– 5 –
70, 75 (1979). Thus, the DoN statute, like any statute that expressly authorizes an administrative agency to make particular decisions or take other actions, “carries with it by implication all incidental authority required for the full and efficient exercise of the power conferred. The Legislature need not enumerate nor specify, definitely and precisely, each and every ancillary act that may be involved in the discharge of an official duty.” New England Med. Ctr., Inc. v. Rate Setting Comm’n, 384 Mass. 46, 52–53 (1981), quoting Scannell v. State Ballot Law Comm’n, 324 Mass. 494, 501 (1949). For example, statutory authority for a state agency to take some action implicitly includes the power to issue a nunc pro tunc order that takes effect at an earlier time, to prevent a miscarriage of justice or for other good cause. Almeida Bus Lines, Inc. v. Department of Pub. Utils. 348 Mass. 331, 339 (1965). Similarly, DPH has the implicit statutory authority to allow a hospital to incur initial capital expenditures that do not exceed the “expenditure minimum” that triggers DoN review, and then retroactively review and approve those initial expenditures as part of its review of a larger capital project.
Third, Plaintiffs allege that the Hospital’s DoN application was incomplete because it failed to include all of the costs of demolishing the Wolbach building, costs of renovation projects at the Longwood campus that Plaintiffs allege were undertaken in order to prepare for the BCCB construction, or costs associated with construction planned at the Hospital’s Waltham campus. To the extent that the amended complaint sought injunctive relief requiring the Hospital to amend its DoN application to add those costs, that claim is now moot because DPH has taken final action on that application. To the extent that Plaintiffs instead allege that DPH could not lawfully approve the DoN application without considering additional costs that the Hospital failed to disclose, that claim must be raised in the separate lawsuit brought under c. 30A to challenge DPH’s decision. Plaintiffs are not entitled to seek declaratory relief in this action to assert a claim of error that must be raised in an action brought under c. 30A. Before the DPH issued its final decision, there was not yet any “actual controversy” regarding this claim that was capable of resolution under G.L. c. 231A, the declaratory judgment statute. See Town of Hingham v. Department of Housing and Community Development, 451 Mass. 501, 505-506 (2008). Now that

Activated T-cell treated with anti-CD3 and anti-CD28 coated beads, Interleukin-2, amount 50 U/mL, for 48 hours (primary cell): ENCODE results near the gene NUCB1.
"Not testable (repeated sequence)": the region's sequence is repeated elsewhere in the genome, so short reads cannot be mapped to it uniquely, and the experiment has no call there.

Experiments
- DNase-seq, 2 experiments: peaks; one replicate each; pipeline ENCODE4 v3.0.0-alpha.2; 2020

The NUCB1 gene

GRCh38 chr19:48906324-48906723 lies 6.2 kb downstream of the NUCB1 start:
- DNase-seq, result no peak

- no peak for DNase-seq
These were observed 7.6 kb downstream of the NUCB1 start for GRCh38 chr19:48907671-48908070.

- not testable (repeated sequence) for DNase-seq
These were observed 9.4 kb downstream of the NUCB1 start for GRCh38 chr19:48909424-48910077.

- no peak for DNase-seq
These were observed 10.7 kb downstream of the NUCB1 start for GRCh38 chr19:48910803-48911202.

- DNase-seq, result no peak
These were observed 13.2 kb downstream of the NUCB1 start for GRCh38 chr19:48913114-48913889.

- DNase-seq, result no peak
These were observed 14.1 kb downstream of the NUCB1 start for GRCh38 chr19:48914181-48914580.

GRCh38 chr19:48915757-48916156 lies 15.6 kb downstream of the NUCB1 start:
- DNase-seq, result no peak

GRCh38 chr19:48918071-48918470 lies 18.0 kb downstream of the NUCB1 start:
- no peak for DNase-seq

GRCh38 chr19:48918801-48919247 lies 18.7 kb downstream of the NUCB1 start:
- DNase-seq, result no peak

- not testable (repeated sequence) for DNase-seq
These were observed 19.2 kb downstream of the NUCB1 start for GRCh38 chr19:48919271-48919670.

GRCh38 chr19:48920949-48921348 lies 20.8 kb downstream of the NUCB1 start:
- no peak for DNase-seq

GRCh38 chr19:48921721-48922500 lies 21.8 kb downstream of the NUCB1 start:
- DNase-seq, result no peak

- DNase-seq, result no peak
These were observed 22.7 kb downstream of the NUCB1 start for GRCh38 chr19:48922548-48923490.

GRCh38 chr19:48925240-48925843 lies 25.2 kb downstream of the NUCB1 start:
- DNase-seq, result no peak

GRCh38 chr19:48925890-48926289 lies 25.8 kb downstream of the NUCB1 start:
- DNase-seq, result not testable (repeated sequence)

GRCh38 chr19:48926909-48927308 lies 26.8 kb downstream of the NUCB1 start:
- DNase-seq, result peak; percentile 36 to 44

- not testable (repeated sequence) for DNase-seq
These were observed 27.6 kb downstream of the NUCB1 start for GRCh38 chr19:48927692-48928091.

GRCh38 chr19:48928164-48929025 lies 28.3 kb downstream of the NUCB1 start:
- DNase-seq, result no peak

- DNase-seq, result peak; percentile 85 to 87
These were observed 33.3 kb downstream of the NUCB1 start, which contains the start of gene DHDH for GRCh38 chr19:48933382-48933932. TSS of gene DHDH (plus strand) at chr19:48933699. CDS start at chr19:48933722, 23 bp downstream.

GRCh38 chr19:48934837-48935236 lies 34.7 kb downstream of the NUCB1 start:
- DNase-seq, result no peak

– 6 –
DPH has taken final action, its decision may only be challenged under c. 30A in the other pending action, not through a claim for declaratory relief under G.L. c. 231A in this case. “[O]ne who is prosecuting in one court an appeal under the administrative procedure act may not of right circumvent that appeal by filing [or pursuing] a separate proceeding for declaratory relief[.]” Cennami v. Department of Pub. Welfare, 5 Mass. App. Ct. 403, 408 (1977).
In sum, since this action is now moot, Plaintiffs’ claims must be dismissed without prejudice, except as to the one issue on which the Court must declare the rights of the parties. See Hadge v. Second Federal Sav. & Loan Ass’n of Boston, 355 Mass. 782 (1968) (rescript).
The motion by Children’s Hospital Corporation to dismiss this action is ALLOWED. Final judgment shall enter: (1) declaring that Children’s Hospital Corporation did not violate G.L. c. 111, §§ 25B-25G, the so-called determination of need statute, by incurring certain expenditures to prepare to demolish the Wolbach Building before obtaining approval from the Department of Public Health to construct a new clinical building at that site; and (2) dismissing all other claims without prejudice.
December 1, 2016
Kenneth W. Salinger
Justice of the Superior Court read more

Posted by Stephen Sandberg - December 9, 2016 at 2:29 pm

Categories: News   Tags: , , , , , ,

OBP Corporation v. Welch Allyn, Inc. (Lawyers Weekly No. 12-156-16)

NO. 2016-01496-BLS1
Defendant, Welch Allyn, Inc., allegedly misappropriated confidential business
information belonging to plaintiff OBP Corporation. The confidential business information was
a list of OBP’s customer names, along with confidential sales information. Welch Allyn obtained
the confidential information from Owens & Minor, Inc., OBP’s primary distributor. Welch